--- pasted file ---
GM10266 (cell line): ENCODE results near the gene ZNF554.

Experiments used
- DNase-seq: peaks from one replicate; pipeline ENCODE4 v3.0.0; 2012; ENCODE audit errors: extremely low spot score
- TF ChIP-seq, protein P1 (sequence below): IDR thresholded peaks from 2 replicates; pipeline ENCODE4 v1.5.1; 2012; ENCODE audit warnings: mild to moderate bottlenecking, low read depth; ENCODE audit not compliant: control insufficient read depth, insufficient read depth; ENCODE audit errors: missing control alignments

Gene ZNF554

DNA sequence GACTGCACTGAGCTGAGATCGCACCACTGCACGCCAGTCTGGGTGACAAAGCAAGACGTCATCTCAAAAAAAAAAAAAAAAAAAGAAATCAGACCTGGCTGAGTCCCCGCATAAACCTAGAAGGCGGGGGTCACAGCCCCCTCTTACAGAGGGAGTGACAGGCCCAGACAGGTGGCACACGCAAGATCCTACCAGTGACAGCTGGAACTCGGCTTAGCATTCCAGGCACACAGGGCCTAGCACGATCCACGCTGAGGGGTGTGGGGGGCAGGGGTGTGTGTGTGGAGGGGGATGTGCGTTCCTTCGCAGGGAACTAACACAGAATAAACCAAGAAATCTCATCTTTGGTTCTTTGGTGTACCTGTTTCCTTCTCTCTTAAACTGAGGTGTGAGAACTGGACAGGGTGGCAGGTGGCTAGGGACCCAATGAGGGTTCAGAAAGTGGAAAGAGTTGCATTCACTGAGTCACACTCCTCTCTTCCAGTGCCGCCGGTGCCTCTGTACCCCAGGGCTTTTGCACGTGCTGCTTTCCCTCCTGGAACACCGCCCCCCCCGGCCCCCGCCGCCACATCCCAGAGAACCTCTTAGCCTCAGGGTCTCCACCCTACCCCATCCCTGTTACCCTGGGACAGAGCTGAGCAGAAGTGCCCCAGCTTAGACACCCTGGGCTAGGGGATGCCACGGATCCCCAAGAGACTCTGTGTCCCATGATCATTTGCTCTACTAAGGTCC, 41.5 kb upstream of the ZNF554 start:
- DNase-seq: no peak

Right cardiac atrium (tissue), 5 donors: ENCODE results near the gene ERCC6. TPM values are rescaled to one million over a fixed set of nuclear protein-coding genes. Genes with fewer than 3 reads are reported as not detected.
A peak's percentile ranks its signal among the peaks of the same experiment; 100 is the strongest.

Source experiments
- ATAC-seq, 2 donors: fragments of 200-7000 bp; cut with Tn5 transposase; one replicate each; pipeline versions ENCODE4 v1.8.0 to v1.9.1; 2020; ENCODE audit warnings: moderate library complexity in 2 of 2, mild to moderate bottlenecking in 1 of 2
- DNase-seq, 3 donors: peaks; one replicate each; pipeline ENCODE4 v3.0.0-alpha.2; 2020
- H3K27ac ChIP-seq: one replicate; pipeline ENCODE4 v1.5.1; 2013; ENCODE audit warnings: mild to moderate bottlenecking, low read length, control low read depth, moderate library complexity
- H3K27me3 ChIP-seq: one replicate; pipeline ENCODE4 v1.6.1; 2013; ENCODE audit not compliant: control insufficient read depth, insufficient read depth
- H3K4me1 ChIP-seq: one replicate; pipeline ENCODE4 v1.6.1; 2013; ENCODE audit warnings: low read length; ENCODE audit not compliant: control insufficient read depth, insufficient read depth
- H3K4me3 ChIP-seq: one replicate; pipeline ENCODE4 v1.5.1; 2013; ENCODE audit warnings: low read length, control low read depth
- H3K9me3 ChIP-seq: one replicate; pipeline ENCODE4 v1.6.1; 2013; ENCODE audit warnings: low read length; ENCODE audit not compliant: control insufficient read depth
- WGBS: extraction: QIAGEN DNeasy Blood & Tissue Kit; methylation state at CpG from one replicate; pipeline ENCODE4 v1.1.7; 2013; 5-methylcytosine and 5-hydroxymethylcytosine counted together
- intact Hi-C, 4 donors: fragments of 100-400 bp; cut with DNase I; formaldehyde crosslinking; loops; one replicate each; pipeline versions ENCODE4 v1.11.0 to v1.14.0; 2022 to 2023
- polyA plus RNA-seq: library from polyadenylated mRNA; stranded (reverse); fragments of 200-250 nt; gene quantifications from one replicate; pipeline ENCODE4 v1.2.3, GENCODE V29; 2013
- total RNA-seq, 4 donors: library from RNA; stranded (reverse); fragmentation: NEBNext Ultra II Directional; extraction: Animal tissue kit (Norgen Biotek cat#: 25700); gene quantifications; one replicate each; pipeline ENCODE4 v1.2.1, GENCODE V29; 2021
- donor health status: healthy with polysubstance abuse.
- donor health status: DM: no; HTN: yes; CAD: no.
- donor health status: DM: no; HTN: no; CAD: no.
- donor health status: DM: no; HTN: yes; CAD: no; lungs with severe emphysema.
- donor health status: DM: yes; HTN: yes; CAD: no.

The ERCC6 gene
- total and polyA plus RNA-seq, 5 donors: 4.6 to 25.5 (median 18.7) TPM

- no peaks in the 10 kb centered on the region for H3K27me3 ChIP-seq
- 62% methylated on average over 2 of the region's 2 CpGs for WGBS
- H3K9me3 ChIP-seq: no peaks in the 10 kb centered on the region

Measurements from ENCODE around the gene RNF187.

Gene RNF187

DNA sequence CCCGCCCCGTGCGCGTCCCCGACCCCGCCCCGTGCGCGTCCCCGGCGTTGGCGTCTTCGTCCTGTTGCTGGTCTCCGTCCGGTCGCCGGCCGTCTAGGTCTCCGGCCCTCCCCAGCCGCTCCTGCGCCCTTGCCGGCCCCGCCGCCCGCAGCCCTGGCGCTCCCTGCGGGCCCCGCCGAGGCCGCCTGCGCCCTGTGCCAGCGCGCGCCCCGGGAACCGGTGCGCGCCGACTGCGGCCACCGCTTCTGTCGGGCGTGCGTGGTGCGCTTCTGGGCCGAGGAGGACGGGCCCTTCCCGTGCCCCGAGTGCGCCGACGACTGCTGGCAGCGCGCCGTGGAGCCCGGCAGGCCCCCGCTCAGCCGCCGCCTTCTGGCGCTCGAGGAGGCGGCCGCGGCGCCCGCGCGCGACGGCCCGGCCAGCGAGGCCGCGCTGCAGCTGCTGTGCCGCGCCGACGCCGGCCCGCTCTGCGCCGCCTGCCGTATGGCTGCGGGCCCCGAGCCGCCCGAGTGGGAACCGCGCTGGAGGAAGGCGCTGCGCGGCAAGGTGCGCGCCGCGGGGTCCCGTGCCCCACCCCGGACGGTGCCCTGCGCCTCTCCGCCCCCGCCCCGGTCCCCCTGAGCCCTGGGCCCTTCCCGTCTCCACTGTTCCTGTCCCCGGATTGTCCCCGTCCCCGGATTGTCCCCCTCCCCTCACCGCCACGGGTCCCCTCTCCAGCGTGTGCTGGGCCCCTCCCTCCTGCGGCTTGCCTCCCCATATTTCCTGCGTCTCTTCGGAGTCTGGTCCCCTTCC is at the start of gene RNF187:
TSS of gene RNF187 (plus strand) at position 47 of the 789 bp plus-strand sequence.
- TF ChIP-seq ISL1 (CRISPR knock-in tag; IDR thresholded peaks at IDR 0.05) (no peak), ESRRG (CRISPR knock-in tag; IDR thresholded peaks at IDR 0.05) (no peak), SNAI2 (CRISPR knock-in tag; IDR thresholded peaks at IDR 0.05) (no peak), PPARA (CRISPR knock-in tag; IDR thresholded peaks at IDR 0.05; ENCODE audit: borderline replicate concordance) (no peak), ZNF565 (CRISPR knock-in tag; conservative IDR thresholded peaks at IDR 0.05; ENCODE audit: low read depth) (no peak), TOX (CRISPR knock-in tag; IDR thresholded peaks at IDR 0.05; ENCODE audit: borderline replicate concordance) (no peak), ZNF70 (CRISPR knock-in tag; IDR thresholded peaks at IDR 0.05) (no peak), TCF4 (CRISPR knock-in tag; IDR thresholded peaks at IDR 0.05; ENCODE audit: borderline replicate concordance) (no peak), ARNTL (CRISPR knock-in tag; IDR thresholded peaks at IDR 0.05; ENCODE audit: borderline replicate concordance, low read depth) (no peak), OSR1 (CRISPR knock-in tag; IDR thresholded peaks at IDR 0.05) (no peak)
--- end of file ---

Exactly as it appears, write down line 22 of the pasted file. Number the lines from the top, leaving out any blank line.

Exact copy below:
- donor health status: healthy with polysubstance abuse.